To test if a protein or protein fragment can make a promising vaccine, it is first injected into animals in the lab, which produce antibodies against it. Sera, which are portions of blood containing the antibodies, are extracted from the animals and tested against the virus or its components at different dilutions, to see if they are capable of blocking infection in cell culture. “The highest dilution at which infection is still significantly inhibited is an indication of how potent the vaccine is,” says Varadarajan.
Mass production of protein-based vaccines is quite feasible, because companies have been making them for decades. However, they require stringent purification processes, which can drive up the cost. “We also need to see how to make them more immunogenic...engineer them in some way so that the amount of antibodies produced is sufficiently high to protect against infection in most people,” says Varadarajan.
And then there are tried-and-tested types that use living but weakened forms of the virus, called live-attenuated vaccines. These are usually made by growing generations of the deadly strain in the lab, and carefully selecting mutants that can multiply inside our body ‒ just enough to incite an immune response ‒ without causing infection. Often, a single dose is sufficient for lifelong immunity. However, such vaccines pose some risks for people with compromised immune systems. The weakened virus may also very rarely be able to revert to its lethal form.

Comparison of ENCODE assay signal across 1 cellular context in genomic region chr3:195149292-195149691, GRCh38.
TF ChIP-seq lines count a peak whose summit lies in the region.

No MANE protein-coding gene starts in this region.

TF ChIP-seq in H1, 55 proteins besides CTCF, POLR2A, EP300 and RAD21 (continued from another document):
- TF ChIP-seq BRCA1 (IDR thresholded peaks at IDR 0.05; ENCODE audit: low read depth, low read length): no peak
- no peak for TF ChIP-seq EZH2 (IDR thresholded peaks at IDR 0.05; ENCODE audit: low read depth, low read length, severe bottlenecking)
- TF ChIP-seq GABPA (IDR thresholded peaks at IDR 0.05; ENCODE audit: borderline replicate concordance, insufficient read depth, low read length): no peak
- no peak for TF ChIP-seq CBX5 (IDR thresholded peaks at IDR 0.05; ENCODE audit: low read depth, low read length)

Other vaccine types are also being explored. China’s CanSino Biologicals, for example, is using a modified common cold virus as a carrier to deliver the spike protein gene; this will soon advance to Phase II clinical trials.
In India, several companies are trying to develop related vaccines. Serum Institute of India is working with a US-based firm to develop a live-attenuated vaccine. Bharat Biotech has a tie-up to modify a newly developed influenza vaccine to incorporate spike protein genes. And Zydus Cadila is working on a retrofitted measles virus as well as a DNA-based vaccine.
But the quest does not end with making a vaccine candidate. Rigorous safety and toxicity tests will need to be done. Substantial funding will be required to manufacture and distribute it. Potential side-effects also have to be carefully monitored. A dengue vaccine, for instance, had to be pulled from the market even after large-scale clinical trials, because it was found to enhance disease in some cases.
Sustained efforts are also needed. During the SARS and MERS outbreaks, there were frantic attempts to develop vaccines, which soon tapered off after the outbreaks died down. “There has not been as much development for those as there will be for this virus,” says Varadarajan. “I don’t see it disappearing soon.”
Ranjini Raghunath is a Communications Officer at the Office of Communications, Indian Institute of Science (IISc), Bengaluru.